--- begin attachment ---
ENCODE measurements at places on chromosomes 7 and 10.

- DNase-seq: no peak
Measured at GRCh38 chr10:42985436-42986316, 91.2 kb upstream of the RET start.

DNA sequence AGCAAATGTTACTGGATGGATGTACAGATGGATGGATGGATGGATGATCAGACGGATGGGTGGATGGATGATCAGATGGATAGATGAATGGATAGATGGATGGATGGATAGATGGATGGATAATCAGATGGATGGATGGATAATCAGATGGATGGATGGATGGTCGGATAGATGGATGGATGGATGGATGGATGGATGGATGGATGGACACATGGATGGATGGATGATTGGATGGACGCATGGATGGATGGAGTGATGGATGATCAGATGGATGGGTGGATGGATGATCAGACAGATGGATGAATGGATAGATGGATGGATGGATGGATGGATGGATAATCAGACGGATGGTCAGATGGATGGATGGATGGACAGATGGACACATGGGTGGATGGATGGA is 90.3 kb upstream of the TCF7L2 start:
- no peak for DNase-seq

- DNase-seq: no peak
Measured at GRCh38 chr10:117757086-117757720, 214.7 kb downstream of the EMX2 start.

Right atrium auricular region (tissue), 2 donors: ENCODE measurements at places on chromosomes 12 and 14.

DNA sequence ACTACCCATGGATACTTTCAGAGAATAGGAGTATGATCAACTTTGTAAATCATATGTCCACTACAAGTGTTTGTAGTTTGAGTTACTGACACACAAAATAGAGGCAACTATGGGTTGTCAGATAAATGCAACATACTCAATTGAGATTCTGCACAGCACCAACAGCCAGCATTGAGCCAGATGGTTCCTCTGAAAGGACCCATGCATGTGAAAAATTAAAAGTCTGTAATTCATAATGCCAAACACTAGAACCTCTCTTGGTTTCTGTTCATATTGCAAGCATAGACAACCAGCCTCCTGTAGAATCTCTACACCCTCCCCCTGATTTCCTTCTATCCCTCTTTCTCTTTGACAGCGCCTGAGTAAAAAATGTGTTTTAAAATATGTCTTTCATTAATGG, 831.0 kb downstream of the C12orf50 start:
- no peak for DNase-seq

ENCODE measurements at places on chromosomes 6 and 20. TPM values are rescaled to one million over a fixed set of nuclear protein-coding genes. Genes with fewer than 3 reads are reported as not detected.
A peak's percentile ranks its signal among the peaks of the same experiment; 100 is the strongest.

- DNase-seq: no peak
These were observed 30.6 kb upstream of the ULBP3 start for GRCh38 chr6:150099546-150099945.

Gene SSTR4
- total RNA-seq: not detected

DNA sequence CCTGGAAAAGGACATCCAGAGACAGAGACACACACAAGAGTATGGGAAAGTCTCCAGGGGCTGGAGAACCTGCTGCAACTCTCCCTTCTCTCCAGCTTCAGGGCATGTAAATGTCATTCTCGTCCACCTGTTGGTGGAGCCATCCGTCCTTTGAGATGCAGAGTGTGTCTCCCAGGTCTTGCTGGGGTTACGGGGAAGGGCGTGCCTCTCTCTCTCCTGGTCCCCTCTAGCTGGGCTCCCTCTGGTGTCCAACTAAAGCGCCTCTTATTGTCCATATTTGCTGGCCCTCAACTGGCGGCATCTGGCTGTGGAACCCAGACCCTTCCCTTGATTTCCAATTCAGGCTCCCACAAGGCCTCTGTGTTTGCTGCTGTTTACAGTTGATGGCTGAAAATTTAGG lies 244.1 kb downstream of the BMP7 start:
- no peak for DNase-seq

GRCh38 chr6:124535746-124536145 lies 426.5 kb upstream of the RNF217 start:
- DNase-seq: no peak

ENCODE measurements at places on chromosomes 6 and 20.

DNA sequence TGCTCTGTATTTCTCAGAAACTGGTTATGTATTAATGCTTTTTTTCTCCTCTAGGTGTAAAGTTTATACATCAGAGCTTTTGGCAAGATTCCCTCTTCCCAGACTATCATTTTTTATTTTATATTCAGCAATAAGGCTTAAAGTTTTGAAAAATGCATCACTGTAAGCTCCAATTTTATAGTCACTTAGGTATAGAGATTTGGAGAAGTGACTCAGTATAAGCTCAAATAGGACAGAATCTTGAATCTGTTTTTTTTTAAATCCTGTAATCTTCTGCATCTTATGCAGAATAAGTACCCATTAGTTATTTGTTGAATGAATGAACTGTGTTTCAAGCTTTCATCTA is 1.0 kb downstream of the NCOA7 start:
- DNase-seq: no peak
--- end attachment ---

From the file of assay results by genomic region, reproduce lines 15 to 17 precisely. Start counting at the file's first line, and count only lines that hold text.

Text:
Gene SSTR4
- total RNA-seq: not detected

DNA sequence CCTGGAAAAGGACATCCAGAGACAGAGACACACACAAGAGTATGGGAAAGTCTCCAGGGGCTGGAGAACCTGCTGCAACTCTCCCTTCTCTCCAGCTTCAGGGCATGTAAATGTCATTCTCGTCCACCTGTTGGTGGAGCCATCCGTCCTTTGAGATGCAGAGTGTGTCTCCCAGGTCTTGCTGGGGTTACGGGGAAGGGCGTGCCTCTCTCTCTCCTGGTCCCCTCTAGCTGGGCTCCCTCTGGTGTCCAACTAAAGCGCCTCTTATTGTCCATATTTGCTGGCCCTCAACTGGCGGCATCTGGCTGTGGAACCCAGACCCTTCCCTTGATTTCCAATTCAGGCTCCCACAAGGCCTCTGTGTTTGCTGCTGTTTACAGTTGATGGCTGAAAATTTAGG lies 244.1 kb downstream of the BMP7 start: